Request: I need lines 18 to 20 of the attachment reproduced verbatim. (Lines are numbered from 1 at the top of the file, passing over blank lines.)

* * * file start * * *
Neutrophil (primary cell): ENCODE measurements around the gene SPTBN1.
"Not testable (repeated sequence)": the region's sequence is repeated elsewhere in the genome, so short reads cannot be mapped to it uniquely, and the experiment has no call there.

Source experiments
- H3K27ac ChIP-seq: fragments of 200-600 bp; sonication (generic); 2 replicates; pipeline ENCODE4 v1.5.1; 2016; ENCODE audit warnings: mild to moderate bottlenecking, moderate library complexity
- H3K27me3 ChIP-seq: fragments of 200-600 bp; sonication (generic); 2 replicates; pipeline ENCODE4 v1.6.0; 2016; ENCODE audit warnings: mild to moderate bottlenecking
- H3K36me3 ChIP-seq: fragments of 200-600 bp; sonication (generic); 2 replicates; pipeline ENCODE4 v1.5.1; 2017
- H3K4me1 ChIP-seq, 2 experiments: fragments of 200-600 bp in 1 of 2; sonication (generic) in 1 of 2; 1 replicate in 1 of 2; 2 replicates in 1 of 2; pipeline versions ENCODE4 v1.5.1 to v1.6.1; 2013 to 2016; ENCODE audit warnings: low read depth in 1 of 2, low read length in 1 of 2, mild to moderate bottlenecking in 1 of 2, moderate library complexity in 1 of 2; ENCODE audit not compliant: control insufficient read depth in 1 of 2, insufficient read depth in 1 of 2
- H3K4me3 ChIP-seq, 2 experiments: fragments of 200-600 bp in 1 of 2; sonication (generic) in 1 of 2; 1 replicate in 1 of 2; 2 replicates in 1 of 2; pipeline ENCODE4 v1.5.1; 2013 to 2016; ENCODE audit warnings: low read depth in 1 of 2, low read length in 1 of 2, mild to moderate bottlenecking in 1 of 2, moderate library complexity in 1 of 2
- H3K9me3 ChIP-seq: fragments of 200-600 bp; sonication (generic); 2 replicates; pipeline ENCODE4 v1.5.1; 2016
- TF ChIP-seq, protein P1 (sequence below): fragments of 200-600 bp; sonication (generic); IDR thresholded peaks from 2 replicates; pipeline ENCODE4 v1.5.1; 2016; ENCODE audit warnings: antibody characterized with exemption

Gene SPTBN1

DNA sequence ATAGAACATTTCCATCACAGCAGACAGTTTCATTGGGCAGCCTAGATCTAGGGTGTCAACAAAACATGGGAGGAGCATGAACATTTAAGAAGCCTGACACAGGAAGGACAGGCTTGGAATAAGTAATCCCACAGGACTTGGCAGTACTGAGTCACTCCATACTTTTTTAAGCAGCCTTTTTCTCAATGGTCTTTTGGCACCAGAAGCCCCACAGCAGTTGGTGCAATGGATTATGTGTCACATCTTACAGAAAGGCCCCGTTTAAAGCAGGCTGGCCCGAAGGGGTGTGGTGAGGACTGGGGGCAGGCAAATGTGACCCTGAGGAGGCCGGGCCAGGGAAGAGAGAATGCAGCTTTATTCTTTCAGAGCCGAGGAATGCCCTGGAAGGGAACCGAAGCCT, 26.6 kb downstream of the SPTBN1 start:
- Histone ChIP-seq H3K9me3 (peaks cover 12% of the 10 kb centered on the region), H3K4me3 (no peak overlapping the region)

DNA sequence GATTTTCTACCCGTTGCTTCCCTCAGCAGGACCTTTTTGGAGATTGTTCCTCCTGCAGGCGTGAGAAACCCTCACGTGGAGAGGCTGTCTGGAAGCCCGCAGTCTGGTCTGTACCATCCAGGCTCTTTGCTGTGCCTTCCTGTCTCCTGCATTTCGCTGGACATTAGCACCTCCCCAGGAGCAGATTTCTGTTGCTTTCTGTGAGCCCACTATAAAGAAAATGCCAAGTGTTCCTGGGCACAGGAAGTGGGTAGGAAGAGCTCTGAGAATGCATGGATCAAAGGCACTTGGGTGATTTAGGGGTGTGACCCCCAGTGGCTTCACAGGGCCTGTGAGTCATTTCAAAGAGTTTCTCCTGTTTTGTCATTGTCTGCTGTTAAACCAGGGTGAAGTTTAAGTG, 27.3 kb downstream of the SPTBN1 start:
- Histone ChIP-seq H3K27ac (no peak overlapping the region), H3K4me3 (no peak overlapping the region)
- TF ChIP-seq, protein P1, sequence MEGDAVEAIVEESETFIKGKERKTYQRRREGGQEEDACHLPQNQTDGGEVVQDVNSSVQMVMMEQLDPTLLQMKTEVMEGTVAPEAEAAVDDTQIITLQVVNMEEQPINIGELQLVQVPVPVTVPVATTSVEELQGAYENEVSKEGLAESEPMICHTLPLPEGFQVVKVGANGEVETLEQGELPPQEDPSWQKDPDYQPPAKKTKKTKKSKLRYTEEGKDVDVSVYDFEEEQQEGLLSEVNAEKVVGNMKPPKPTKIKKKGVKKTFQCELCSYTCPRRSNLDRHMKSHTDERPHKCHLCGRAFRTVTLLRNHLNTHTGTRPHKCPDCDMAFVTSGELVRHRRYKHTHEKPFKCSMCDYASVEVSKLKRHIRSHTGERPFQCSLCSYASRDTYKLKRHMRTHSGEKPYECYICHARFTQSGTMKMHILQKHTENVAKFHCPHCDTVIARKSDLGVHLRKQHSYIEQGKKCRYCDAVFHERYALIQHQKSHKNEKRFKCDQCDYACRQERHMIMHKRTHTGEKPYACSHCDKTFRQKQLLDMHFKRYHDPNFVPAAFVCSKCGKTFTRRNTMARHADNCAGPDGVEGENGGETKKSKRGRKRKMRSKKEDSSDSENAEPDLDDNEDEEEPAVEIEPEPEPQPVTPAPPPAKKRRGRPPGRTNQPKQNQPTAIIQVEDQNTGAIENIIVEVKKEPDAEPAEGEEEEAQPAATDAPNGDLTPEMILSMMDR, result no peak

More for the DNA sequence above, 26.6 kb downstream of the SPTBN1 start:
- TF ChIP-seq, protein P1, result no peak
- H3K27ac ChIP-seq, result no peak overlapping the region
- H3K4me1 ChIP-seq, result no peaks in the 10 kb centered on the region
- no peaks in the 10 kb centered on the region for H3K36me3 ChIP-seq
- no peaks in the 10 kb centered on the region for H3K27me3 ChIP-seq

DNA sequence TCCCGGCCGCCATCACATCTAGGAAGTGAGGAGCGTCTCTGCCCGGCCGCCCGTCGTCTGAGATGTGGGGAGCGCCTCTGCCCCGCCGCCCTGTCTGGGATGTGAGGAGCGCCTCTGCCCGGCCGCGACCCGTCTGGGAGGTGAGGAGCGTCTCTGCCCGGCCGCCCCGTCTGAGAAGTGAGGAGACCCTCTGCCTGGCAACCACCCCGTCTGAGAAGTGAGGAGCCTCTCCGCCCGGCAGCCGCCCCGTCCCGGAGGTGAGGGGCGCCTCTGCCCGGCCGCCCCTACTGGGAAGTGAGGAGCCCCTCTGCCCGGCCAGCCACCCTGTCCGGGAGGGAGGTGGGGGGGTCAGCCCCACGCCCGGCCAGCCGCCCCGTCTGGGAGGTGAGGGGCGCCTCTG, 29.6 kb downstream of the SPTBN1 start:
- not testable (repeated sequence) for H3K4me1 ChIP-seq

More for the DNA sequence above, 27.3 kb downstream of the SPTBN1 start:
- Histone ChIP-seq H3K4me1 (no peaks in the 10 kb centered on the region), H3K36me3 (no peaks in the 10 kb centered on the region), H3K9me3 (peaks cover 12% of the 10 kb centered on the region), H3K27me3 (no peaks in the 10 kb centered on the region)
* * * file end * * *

- TF ChIP-seq, protein P1, result no peak
- H3K27ac ChIP-seq, result no peak overlapping the region
- H3K4me1 ChIP-seq, result no peaks in the 10 kb centered on the region